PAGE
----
Anyway, all I can say is: Stupid is as stupid does.

Anybody that used to be in the FBI and would then venture into Iran has got to know they would be a target.

2 posted on 04/14/2007 5:49:35 AM PDT by dawn53
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To: dawn53

I don’t think the heroin angle of the story has much to do with the documentary angle.
In any case, info from this Salahuddin can’t be trusted.


3 posted on 04/14/2007 5:54:44 AM PDT by nuconvert ([there are bad people in the pistachio business] (...but his head is so tiny...))
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To: nuconvert

TEHRAN, April 13: A former FBI agent is being held by Iranian authorities, the Financial Times on Friday quoted an associate of the missing American as saying. Diplomats fear the case of Robert Levinson could mark a new twist in the round of apparent tit-for-tat detentions involving the United States, Britain and Iran, which began with the detention by US forces in Iraq of five Iranians in January.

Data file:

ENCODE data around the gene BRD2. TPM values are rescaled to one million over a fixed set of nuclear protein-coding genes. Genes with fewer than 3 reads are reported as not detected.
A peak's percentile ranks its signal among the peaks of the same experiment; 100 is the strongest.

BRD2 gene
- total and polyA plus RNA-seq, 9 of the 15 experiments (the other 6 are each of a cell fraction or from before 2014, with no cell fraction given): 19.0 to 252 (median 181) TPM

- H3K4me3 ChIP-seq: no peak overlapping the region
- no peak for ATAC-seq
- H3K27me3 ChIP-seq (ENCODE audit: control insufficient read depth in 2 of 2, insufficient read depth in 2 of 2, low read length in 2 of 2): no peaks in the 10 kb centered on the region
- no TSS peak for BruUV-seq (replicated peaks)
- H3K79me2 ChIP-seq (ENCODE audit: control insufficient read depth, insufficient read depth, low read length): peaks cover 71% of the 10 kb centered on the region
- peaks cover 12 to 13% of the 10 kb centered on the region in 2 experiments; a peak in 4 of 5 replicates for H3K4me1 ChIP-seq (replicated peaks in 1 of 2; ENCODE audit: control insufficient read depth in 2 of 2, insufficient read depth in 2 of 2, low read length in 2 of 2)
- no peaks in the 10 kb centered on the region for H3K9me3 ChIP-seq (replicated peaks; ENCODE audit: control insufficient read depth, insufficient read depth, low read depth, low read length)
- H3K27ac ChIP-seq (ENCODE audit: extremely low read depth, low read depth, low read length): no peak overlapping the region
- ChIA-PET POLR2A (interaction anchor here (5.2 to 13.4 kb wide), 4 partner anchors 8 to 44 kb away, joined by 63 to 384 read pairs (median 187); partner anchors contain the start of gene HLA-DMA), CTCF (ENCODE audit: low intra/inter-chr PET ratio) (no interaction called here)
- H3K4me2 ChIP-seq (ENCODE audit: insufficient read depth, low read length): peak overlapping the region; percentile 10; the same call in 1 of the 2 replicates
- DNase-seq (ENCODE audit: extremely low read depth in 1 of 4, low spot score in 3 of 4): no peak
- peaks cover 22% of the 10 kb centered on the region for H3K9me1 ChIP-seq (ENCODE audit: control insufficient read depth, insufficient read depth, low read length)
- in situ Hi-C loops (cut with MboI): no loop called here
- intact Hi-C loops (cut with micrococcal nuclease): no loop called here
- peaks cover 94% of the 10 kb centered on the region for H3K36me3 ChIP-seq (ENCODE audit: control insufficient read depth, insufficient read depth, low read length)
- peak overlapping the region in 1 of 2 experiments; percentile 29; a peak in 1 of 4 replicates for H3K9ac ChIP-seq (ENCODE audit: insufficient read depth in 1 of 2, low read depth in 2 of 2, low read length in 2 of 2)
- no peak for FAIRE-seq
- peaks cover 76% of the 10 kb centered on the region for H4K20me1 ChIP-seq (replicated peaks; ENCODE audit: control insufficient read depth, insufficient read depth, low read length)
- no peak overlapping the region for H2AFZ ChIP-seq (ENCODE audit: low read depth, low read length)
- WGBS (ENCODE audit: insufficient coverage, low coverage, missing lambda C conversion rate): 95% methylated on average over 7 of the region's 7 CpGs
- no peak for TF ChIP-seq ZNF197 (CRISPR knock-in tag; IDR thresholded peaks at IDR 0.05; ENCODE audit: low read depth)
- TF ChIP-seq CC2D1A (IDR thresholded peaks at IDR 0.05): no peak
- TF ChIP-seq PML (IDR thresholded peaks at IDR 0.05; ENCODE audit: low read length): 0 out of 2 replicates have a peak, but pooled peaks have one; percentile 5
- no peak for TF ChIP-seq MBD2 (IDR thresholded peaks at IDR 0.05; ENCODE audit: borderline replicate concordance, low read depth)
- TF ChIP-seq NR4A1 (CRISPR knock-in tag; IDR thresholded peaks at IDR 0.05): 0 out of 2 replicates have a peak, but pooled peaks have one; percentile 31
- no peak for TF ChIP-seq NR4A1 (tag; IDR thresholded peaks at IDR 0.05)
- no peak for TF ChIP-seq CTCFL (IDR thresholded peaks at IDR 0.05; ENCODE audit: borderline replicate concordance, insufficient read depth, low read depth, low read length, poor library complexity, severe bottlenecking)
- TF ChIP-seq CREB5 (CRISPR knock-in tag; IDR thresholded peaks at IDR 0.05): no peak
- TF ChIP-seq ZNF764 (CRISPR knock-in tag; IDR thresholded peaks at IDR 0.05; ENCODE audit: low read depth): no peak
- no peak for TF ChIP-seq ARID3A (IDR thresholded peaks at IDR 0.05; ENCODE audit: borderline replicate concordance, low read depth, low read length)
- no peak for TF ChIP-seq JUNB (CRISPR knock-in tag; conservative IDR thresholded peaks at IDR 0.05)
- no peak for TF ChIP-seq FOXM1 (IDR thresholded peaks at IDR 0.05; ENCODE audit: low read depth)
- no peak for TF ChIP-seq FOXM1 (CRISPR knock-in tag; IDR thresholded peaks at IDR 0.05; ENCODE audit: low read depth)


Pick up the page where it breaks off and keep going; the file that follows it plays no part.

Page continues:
Washington has made an official inquiry to Iran about Levinson, who US officials say went there on private business.

Tehran says it is trying to find out what happened to him.

The Financial Times quoted Dawud Salahuddin — himself a US citizen wanted by US authorities for an alleged murder in 1980 — as saying he and Levinson had shared a hotel room on the Gulf island of Kish on March 8.

Iranian officials in plain clothes detained and questioned Salahuddin about his Iranian passport, Salahuddin said.

On his release a day later Levinson had disappeared and the Iranian officials told Salahuddin he had left Iran.


4 posted on 04/14/2007 7:57:00 AM PDT by milwguy
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To: SunkenCiv

http://www.freerepublic.com/focus/f-news/1817236/posts


5 posted on 04/14/2007 10:13:58 AM PDT by happygrl (Dunderhead for HONOR)
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To: happygrl